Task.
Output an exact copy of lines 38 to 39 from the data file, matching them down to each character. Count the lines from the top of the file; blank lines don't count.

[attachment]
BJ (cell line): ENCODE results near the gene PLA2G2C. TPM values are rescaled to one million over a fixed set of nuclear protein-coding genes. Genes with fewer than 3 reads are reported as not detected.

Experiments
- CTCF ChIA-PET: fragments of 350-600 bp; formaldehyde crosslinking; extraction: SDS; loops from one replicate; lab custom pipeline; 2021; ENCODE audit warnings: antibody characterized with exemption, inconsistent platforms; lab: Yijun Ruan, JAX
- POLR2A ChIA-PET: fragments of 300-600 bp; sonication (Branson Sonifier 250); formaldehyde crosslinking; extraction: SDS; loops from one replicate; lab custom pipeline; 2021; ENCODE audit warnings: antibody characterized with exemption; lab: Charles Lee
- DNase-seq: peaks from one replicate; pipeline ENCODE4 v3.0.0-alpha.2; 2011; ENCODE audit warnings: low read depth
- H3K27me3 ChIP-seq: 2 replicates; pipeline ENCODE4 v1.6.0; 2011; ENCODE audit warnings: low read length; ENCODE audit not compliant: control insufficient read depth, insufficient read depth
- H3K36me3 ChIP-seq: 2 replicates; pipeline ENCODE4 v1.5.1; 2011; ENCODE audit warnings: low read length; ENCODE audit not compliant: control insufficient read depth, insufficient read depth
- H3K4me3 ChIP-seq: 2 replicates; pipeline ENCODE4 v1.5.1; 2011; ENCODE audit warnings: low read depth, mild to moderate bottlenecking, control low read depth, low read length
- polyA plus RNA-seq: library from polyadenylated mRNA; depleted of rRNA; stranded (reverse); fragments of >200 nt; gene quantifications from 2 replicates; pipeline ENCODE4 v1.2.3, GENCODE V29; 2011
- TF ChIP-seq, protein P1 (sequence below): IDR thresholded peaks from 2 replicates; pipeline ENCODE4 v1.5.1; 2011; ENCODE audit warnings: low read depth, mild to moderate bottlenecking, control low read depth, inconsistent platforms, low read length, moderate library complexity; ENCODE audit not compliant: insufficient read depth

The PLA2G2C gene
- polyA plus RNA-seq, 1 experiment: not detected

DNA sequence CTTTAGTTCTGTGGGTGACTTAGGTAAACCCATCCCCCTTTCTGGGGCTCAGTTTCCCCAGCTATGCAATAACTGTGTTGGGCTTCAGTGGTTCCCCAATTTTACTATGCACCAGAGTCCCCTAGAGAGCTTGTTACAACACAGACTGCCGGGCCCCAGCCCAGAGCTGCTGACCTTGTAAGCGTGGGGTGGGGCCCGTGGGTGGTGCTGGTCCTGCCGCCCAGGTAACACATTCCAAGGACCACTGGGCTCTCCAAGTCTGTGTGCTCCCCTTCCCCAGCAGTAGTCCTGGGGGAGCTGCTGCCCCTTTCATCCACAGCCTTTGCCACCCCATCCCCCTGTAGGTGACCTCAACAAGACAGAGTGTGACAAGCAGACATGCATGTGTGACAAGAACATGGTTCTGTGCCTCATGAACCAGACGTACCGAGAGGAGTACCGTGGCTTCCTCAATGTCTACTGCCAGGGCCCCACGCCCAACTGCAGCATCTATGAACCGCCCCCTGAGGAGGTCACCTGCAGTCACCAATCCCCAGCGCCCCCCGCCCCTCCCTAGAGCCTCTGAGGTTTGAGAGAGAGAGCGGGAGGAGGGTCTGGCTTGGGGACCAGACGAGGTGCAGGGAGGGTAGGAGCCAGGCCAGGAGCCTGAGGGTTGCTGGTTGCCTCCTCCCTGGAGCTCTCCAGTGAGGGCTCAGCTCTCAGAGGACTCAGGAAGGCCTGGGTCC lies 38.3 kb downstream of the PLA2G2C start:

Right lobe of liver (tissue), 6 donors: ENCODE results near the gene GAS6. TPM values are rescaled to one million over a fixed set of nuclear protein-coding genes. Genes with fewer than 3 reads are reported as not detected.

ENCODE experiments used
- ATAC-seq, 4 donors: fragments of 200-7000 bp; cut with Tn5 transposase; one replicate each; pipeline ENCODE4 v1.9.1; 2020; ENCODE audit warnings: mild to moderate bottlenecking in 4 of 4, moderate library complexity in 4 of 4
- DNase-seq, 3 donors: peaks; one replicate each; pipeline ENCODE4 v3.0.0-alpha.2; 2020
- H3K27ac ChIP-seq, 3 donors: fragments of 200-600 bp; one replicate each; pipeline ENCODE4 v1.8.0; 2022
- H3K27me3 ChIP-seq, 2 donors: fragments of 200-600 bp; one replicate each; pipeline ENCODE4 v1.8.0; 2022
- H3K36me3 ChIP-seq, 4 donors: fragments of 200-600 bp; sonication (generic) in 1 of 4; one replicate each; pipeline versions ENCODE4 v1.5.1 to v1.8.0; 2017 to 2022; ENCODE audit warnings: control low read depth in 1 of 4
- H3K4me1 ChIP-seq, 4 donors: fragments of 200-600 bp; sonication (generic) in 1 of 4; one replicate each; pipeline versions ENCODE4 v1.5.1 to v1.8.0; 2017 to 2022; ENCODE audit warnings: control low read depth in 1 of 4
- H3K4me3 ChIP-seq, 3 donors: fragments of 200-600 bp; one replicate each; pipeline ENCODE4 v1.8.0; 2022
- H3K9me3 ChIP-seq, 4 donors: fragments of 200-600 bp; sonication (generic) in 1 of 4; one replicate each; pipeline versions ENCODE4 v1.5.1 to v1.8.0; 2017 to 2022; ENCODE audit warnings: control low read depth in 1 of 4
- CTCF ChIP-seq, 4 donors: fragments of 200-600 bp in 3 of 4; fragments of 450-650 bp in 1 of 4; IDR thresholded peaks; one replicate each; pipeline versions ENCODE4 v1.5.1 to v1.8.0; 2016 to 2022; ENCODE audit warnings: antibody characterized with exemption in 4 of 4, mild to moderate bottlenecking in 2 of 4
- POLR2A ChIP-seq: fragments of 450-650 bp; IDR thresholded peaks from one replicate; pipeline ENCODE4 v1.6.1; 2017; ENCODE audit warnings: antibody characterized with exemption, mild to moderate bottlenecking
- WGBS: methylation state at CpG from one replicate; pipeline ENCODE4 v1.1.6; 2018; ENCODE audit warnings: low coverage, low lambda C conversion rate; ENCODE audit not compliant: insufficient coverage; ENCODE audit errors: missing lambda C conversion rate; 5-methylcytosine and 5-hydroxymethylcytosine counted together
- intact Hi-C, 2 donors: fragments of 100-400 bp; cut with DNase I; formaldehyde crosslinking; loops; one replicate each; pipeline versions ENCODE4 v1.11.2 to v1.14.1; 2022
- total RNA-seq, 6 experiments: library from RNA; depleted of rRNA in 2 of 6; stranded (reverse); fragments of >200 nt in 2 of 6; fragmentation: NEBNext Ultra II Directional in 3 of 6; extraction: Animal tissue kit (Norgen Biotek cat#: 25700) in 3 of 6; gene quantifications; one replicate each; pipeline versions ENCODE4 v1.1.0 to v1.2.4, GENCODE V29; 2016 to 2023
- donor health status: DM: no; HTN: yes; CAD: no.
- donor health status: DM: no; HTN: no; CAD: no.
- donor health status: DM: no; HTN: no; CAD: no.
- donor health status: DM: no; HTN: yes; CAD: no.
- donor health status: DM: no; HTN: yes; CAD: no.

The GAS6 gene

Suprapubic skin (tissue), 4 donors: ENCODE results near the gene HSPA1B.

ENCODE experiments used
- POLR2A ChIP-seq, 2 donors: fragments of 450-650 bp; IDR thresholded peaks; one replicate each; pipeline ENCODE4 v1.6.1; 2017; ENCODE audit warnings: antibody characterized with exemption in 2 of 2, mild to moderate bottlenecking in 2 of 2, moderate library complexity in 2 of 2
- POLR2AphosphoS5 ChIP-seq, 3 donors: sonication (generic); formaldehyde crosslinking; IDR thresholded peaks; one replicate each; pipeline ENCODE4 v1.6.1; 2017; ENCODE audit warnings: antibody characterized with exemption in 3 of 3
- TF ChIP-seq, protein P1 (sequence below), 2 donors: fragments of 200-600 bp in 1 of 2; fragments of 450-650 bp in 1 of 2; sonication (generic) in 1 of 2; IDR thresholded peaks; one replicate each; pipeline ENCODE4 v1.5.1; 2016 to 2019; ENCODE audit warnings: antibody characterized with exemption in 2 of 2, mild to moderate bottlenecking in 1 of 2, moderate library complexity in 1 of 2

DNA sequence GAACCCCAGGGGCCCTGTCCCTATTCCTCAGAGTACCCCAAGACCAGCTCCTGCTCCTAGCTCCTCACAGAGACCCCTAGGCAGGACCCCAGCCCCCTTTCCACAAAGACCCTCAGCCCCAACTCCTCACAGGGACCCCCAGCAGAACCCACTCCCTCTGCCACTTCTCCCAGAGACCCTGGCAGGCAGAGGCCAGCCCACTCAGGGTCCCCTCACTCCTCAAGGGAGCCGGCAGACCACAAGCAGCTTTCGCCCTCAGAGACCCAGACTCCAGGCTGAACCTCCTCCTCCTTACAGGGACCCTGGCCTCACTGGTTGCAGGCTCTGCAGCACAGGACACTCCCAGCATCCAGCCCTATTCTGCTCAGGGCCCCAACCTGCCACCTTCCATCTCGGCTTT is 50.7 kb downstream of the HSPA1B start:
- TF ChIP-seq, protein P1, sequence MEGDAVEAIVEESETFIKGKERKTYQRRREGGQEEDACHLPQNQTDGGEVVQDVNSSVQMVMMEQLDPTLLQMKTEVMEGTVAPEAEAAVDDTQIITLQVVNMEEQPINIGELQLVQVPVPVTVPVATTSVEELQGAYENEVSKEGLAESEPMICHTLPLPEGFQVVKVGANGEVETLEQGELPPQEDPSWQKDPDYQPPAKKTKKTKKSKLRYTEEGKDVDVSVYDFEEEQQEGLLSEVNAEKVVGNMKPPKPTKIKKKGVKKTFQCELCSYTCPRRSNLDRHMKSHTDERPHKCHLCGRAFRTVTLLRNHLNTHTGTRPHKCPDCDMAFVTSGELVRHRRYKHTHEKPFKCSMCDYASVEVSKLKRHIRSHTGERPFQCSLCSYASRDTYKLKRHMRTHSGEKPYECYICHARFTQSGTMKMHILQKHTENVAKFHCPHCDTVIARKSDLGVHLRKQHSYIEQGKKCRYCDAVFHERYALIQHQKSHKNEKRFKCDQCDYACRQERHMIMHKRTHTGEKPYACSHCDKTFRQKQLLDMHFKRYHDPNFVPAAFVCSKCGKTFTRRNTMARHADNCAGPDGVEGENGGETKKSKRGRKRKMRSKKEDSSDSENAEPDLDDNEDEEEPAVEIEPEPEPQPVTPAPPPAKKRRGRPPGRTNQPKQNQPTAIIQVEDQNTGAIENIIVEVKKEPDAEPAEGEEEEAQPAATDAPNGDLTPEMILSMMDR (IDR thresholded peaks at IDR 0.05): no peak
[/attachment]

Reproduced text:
- POLR2AphosphoS5 ChIP-seq, 3 donors: sonication (generic); formaldehyde crosslinking; IDR thresholded peaks; one replicate each; pipeline ENCODE4 v1.6.1; 2017; ENCODE audit warnings: antibody characterized with exemption in 3 of 3
- TF ChIP-seq, protein P1 (sequence below), 2 donors: fragments of 200-600 bp in 1 of 2; fragments of 450-650 bp in 1 of 2; sonication (generic) in 1 of 2; IDR thresholded peaks; one replicate each; pipeline ENCODE4 v1.5.1; 2016 to 2019; ENCODE audit warnings: antibody characterized with exemption in 2 of 2, mild to moderate bottlenecking in 1 of 2, moderate library complexity in 1 of 2